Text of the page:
My nephew and his wife recently had their second child, and they are following a well-worn path from the city to the suburbs.

Four years ago, childless and carless, they lived the urban life in the fashionable Washington, D.C., neighborhood of Cleveland Park. Child No. 1 pushed them four miles out, to the expensive inner Maryland suburb of Bethesda, where they bought a cozy two-bedroom condominium that had been converted from an apartment. Then, a couple of months ago, Child No. 2 pushed them another 12 miles farther out – beyond the Beltway – to Rockville, where they bought a four-bedroom, 2,200-square-foot house.

Now they are living the suburban life – which means, inevitably, a large yard, two or three cars, and an autobound life for all concerned, including their infant. Right?

Well, not exactly. Yes, Eric and Kate have headed for the suburbs. But their life isn't really very autobound at all. Suburbia to them means an end-unit townhome, one car, a daily bus trip to day care, a 10- to 15-minute walk to the library and shopping at Rockville Town Square, and D.C. Metro commutes (13 minutes for him, 30 for her) to work and back.

This is America's New Suburban Dream. In a lot of ways, it's just like the old one – the familiar scramble for a great school district, a lot of square footage, distance from urban grittiness, and proximity to schools, parks, and libraries. But in important ways it's different.

When they say they live close to the playground, they don't mean it's five blocks to a city park; they mean it's 30 feet from their barbeque, across the common area of the townhome development. When they say they've traded proximity for space, they don't mean they have to drive five miles to the store. They mean that by living 1,000 yards away from the Rockville Metro Stop – instead of 100 yards – they can get a four-bedroom townhome instead of a two-bedroom condominium.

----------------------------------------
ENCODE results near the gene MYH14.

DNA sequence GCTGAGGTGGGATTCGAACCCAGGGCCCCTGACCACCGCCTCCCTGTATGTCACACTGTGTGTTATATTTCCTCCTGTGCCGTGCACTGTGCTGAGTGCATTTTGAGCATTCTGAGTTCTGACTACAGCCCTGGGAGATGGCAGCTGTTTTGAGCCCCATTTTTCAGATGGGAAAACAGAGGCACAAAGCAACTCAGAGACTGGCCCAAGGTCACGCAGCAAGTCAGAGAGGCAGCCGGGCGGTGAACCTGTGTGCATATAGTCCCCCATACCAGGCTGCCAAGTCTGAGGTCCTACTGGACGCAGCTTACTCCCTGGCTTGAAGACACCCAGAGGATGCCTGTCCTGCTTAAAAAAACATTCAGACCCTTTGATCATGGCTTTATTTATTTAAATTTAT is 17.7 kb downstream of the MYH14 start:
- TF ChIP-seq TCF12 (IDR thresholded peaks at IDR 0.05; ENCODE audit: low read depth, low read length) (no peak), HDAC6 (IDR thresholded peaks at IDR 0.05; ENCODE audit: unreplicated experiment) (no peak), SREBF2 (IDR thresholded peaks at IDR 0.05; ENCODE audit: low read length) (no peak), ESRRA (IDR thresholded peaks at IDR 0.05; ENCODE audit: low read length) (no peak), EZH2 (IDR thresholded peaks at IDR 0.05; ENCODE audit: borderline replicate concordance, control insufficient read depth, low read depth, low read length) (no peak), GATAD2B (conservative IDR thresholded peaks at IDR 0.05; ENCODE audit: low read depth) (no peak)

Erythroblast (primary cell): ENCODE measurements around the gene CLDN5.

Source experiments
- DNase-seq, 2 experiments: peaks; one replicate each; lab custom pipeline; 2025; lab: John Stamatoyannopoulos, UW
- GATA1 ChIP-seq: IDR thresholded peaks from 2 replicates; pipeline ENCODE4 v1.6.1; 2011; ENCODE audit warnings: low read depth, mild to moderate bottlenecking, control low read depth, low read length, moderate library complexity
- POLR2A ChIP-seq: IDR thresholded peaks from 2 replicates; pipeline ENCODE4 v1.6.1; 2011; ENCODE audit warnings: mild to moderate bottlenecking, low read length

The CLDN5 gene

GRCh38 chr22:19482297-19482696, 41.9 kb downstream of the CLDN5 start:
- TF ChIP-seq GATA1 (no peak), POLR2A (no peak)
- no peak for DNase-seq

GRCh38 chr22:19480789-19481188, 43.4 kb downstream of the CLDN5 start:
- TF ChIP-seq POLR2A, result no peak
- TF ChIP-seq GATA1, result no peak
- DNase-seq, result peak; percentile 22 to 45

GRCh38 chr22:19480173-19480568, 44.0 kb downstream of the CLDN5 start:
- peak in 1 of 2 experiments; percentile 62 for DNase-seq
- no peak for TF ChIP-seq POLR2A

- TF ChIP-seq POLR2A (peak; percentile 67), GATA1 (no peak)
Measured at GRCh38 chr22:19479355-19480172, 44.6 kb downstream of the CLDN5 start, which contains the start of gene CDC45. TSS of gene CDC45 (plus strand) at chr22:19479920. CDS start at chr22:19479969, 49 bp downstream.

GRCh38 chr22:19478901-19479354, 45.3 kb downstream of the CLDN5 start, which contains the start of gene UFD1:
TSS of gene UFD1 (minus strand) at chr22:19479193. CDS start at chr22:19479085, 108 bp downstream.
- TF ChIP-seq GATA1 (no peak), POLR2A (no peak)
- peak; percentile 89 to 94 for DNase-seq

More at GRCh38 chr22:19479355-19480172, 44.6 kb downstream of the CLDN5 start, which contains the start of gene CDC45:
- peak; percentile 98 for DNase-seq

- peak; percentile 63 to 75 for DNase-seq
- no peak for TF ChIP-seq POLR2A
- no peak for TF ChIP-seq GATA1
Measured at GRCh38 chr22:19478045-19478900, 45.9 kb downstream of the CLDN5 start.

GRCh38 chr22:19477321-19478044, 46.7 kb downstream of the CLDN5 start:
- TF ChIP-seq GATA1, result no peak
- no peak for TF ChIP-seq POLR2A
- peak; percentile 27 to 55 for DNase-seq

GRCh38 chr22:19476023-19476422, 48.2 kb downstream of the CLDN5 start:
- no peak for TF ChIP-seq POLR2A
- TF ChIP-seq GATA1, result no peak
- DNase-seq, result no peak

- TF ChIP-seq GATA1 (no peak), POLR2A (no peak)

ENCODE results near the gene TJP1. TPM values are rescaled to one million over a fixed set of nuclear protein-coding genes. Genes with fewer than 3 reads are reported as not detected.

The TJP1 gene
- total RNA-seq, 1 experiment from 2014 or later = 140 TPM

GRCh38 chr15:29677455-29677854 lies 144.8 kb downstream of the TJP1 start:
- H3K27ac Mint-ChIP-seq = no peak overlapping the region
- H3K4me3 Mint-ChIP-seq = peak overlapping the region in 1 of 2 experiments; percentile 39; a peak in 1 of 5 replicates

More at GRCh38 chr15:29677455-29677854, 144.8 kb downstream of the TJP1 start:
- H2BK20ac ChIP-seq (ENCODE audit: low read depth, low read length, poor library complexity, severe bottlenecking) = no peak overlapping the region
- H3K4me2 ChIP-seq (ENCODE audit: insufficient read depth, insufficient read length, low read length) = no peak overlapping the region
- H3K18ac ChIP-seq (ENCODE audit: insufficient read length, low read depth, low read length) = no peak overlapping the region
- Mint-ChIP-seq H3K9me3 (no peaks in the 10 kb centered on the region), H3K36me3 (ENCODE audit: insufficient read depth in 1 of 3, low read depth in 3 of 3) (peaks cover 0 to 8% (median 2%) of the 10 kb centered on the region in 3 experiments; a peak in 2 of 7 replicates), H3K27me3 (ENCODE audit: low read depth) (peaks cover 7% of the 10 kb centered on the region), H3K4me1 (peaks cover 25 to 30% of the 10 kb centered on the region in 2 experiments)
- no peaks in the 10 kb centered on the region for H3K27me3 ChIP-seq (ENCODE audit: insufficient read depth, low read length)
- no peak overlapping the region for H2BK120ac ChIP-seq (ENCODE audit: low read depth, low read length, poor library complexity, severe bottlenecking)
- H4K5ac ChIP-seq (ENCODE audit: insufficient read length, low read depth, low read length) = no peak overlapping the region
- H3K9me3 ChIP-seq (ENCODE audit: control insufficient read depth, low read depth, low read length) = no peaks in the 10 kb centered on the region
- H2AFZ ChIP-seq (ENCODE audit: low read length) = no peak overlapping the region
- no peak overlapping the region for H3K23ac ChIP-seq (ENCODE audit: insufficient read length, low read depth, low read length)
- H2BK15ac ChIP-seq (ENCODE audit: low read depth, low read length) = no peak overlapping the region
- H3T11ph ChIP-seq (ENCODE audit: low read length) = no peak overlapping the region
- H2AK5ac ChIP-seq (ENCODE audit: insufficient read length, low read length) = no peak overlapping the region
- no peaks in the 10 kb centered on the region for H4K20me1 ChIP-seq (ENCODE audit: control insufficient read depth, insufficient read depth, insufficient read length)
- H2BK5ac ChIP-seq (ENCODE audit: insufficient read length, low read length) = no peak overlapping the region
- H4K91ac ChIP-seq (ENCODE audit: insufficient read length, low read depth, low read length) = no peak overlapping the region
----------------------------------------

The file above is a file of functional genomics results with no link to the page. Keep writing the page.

It's not an urban life, exactly. Their townhome development – dating from the early 1980s – is not exactly a New Urbanist's dream. It's basically a cul-de-sac development bounded on two sides by strip shopping centers. The streets look a lot like parking lots and it's not all that easy to walk along the sidewalks in and of the development, as Eric and Kate often do. It's more Clarence Stein than Andres Duany. Clearly, it was designed to accommodate people expecting to drive to the Red Line station when it opened in 1984. Yet even with these drawbacks, it has an appealing combination of suburban feel and urban access.

And their life is not so urban that they've abandoned their car. The car is an essential component of life on most days – especially to shuttle the kids around, run weekend errands, and, of course, go on vacation. But Eric and Kate use the car differently. The trips are mostly short and it's possible to go a couple of days without using the car at all.

But that doesn't necessarily mean their life is devoid of the good things. A walk of about 15 minutes will take them to the center of Rockville – a surprisingly rich and urbane place and becoming more so all the time. Rockville is the county seat of Montgomery County – an affluent and politically liberal county of almost 1 million people – so there have long been tall office buildings in the downtown. More recently, the city, the county, and private developers – including Federal Realty – teamed up to transform a former in-town shopping mall into Rockville Town Square, a surprisingly dense downtown development project with a library, an "arts and innovation center," shops, and 6-story mixed-use buildings. Not surprisingly, the upper-floor condos aren't doing well at the moment, but the whole thing is walking distance from the Metro station – and from Eric and Kate's townhome. DuPont Circle or Cleveland Park it's not, but there's enough going on to keep most people – especially most family-oriented people – more than busy.

The walk from Rockville Town Center to the townhome is filled with close-up views of parking lots and strip centers along Maryland 355. This is exactly the kind of property that infill developers and planners salivate over as they think of multi-story mixed-use projects, which in turn terrifies most suburbanites, who fear ever-more-frightening traffic infestation. Amazingly enough for suburbanites, however, Eric and Kate don't seem to be afraid of more urban-style development creeping toward their townhome neighborhood.

Most smart growth evangelists would say that's because they understand the typical party line – that a walkable neighborhood works better as it gets denser, unlike an auto-oriented neighborhood, which breaks down because of traffic congestion when more development arrives. That's true enough – though it's kind of a nerdy way to put it. I'd guess Eric and Kate would think of it differently. To them, living in the suburbs revolves not around driving but around living. Though it's far from perfect, Rockville allows Eric and Kate and their kids to focus on living. Which, I think, has been the point of suburbs from the beginning.